Understanding the Russia-Ukraine crisis - opinion

In order to understand Russia’s sensibilities in that regard, one ought to dwell briefly on Russia’s historical experience.

An activist holds Russia's national flag, during a rally at the war memorial complex Savur-Mohyla, damaged in the recent fighting with Ukraine's government forces,marking the 78th anniversary of the liberation of the Donbas region,Ukraine September 8, 2021. (photo credit: REUTERS/ALEXANDER ERMOCHENKO)
An activist holds Russia's national flag, during a rally at the war memorial complex Savur-Mohyla, damaged in the recent fighting with Ukraine's government forces,marking the 78th anniversary of the liberation of the Donbas region,Ukraine September 8, 2021.
(photo credit: REUTERS/ALEXANDER ERMOCHENKO)

The current crisis between Russia and the United States (US) over Ukraine ought to be understood in a wider conceptual and historical perspective. There is hardly any doubt that Russia wishes to modify the post-Cold War international order, as it has evolved since 1991.

The conceptual roots of Russia’s policy in this regard can already be found in February 2007. At the Munich Conference on Security Policy, Russian President Vladimir Putin criticized the prevailing international order, arguing that the US used its military force in an excessive manner and had a tendency for domination.

Viewed from a Russian point of view, Russia’s policy could be seen to be a reactive one. The US and its European allies had pledged at the end of the Cold War that the North Atlantic Treaty Organization (NATO) would not expand eastwards beyond Germany. The Soviet Union and subsequently Russia consented to the unification of Germany, to the process leading to parliamentary democratic systems in formerly Communist countries and to the consequent disappearance of the Warsaw Pact based on the reassurance that NATO would not extend its membership to East European countries, among other reasons.

That pledge was broken. Most countries in Eastern Europe joined NATO, led by the US, and Ukraine and Georgia were promised that their membership would be considered in due course. Such a process was perceived by Russia as dangerous. Stating that NATO has no hostile intentions toward Russia is hardly relevant; what counts is Russia’s perception. Indeed, as far as Russia was concerned, not only a major pledge was broken, but Russia was treated as a second-rate power, whose views could easily be discarded.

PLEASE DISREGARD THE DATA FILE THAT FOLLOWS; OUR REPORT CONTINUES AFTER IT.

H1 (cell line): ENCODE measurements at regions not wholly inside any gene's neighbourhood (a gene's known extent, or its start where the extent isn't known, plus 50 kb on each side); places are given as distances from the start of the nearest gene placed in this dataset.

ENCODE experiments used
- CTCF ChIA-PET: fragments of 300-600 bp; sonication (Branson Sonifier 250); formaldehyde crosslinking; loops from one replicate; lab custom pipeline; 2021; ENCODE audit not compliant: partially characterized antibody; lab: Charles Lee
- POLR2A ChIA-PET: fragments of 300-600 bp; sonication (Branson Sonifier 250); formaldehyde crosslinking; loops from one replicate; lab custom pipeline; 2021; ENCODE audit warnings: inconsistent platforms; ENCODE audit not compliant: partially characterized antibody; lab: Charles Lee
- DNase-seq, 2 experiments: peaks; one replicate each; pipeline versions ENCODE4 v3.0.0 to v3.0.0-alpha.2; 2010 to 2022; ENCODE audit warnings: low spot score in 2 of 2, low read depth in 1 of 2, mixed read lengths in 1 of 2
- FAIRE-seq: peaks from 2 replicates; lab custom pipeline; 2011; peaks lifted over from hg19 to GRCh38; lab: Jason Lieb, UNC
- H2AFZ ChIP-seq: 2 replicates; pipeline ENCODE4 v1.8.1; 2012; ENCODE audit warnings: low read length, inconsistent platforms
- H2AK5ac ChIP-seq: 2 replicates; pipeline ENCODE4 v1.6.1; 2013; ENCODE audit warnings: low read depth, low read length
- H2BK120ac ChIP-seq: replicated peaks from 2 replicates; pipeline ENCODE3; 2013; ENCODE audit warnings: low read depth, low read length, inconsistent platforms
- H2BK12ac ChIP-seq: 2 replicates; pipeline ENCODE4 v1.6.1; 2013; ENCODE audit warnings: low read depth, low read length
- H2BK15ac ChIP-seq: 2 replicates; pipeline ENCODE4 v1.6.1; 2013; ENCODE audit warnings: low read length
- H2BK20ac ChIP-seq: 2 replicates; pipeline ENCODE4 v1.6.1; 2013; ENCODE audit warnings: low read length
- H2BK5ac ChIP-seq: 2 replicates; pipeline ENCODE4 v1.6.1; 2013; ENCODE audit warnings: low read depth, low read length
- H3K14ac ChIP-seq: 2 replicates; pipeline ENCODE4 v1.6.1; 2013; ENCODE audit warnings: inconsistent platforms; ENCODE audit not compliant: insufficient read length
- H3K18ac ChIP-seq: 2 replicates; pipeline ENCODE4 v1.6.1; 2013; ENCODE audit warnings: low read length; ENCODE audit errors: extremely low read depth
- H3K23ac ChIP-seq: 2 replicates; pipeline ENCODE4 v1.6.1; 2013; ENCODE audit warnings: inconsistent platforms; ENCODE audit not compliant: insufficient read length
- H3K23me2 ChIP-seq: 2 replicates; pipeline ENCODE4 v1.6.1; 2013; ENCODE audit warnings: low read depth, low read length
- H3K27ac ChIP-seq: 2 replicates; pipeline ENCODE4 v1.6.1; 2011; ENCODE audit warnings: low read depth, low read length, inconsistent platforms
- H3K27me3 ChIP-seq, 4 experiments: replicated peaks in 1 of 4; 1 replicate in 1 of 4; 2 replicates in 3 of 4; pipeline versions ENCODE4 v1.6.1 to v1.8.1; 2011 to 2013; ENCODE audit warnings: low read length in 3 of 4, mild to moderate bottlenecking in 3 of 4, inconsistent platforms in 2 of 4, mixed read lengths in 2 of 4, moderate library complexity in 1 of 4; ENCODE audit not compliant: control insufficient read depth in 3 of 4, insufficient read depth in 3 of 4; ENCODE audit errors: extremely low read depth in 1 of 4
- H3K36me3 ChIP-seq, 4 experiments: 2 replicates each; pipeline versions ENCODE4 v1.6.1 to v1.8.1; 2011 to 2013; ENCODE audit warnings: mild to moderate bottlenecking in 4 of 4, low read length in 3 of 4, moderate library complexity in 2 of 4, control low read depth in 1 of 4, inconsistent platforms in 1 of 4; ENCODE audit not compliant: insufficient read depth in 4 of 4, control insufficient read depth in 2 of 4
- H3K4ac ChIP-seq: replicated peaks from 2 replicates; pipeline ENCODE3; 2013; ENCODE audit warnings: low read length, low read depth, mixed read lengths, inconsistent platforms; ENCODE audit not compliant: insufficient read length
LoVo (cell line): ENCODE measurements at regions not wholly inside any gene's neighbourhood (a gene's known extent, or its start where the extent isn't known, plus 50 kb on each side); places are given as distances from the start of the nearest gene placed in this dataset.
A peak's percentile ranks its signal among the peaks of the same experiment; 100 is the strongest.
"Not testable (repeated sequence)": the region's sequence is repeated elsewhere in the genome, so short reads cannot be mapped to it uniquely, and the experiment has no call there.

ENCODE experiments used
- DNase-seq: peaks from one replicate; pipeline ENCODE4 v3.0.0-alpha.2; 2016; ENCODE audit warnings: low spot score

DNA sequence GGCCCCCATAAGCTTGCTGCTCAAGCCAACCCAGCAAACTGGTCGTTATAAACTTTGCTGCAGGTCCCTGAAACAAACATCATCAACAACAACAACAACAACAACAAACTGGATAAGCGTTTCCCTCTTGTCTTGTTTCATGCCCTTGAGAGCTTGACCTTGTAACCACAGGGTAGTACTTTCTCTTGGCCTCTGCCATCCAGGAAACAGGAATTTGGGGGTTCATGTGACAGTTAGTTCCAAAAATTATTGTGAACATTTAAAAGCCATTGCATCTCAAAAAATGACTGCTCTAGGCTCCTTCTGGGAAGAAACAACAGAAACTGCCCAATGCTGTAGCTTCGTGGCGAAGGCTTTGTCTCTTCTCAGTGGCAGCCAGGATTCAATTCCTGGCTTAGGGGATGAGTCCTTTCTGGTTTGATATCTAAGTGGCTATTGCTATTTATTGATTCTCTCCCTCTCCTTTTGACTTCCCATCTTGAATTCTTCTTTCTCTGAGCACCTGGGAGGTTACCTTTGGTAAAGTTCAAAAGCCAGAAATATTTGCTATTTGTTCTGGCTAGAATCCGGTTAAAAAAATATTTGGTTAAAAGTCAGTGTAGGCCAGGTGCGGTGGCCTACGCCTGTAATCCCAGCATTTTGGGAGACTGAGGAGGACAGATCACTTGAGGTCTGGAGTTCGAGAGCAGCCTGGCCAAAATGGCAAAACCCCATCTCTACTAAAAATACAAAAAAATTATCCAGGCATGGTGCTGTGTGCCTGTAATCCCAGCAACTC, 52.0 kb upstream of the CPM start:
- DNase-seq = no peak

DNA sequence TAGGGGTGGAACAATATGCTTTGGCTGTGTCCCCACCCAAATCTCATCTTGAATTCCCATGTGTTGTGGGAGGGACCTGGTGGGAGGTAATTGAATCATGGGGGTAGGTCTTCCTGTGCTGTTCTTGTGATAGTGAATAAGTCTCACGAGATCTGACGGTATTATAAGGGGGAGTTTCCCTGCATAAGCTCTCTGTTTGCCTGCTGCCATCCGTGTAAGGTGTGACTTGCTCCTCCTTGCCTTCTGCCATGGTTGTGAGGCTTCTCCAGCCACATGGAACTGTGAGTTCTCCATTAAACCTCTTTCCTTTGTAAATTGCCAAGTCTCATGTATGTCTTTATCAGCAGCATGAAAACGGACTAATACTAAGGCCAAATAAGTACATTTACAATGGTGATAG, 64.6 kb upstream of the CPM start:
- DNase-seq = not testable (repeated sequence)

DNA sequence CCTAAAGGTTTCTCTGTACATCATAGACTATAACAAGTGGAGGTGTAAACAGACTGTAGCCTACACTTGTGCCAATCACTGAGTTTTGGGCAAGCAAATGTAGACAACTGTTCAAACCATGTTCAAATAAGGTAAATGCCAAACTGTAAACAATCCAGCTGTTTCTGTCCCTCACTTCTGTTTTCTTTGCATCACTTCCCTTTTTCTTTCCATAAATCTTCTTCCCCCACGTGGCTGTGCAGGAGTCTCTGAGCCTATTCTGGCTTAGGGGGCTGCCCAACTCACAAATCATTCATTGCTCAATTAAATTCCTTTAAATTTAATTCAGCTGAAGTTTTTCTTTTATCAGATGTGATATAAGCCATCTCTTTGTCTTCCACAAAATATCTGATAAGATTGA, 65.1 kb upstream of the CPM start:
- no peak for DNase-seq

In order to understand Russia’s sensibilities in that regard, one ought to dwell briefly on Russia’s historical experience. Russia has been invaded from the West by several enemies, including Napoleon’s France at the beginning of the 19th century, and Germany in World War I and World War II. Russia has always felt vulnerable. Defensible borders for Russia has always meant a secure geographical sphere of influence.

Russian President Vladimir Putin is seen at a polling station in Moscow. (credit: YURI KADOBNOV/POOL VIA REUTERS)Russian President Vladimir Putin is seen at a polling station in Moscow. (credit: YURI KADOBNOV/POOL VIA REUTERS)

That could emerge either in the form of direct control, as it happened during the lifetime of the Soviet Union, or as indirect influence, as was expected would happen in the post-Cold War period. Thus, to argue that Russia’s neighbors do not harbor any hostile intentions towards it ignores the subjective perception of Russia, which has been shaped by a painful history of threats and invasions from the West.

On the other hand, Russia’s neighbors, used to intimidation and subjugation by Russia for centuries, perceive Russia’s actions as menacing and destabilizing. Rather than wanting to be reassured about its security, Russia has pursued a policy of expansion, wishing to thwart any political move that is inimical to its worldview.

Putin, who said that the collapse of the Soviet Union was a tragedy, wants Russia to become a major power on the international stage. That does not mean it is intent on becoming a revolutionary power, such as the Soviet Union, Nazi Germany or Napoleonic France. Putin’s Russia lacks a strong ideological vision, which is typical of revolutionary powers.

Stating that every country should be free to decide whether it wishes to join NATO, as the US and its allies keep saying, sounds more like a vacuous platitude than a sensible policy. The chances of Ukraine and Georgia joining NATO in the near future are slim. Bombastic statements to the contrary are unwise and counter-productive.

The problem in this crisis is that the US and NATO cannot give in without running the risk of appearing weak. The dilemma of decision-makers in this crisis is how to strike a delicate balance between deterrence and restraint; how to convey to Russia that its ruthless and aggressive tactics will not pay, while relaying a message of reassurance that its legitimate security concerns will be addressed in a serious manner.

Russia’s policy, though historically understandable, is also counter-productive, as it has only served to affirm to European countries that it ought to be feared and make them feel reassured about their decision to join NATO. After all, where would you rather be today, in Warsaw or in Kiev?

The writer is a lecturer in international relations at Tel Aviv University. He holds a doctorate in modern history from Oxford University and a master’s degree in international relations from Cambridge University. His book Turning Points in the History of International Relations, 1908-2008 was published in Britain last year.